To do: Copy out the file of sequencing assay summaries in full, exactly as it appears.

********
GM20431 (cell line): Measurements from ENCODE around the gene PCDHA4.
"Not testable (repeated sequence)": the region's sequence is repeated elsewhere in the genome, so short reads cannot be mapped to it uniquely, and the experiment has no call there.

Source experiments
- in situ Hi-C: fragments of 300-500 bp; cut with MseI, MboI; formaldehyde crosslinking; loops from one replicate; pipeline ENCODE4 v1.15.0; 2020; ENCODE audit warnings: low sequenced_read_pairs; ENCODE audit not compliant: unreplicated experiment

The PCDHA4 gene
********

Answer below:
GM20431 (cell line): Measurements from ENCODE around the gene PCDHA4.
"Not testable (repeated sequence)": the region's sequence is repeated elsewhere in the genome, so short reads cannot be mapped to it uniquely, and the experiment has no call there.

Source experiments
- in situ Hi-C: fragments of 300-500 bp; cut with MseI, MboI; formaldehyde crosslinking; loops from one replicate; pipeline ENCODE4 v1.15.0; 2020; ENCODE audit warnings: low sequenced_read_pairs; ENCODE audit not compliant: unreplicated experiment

The PCDHA4 gene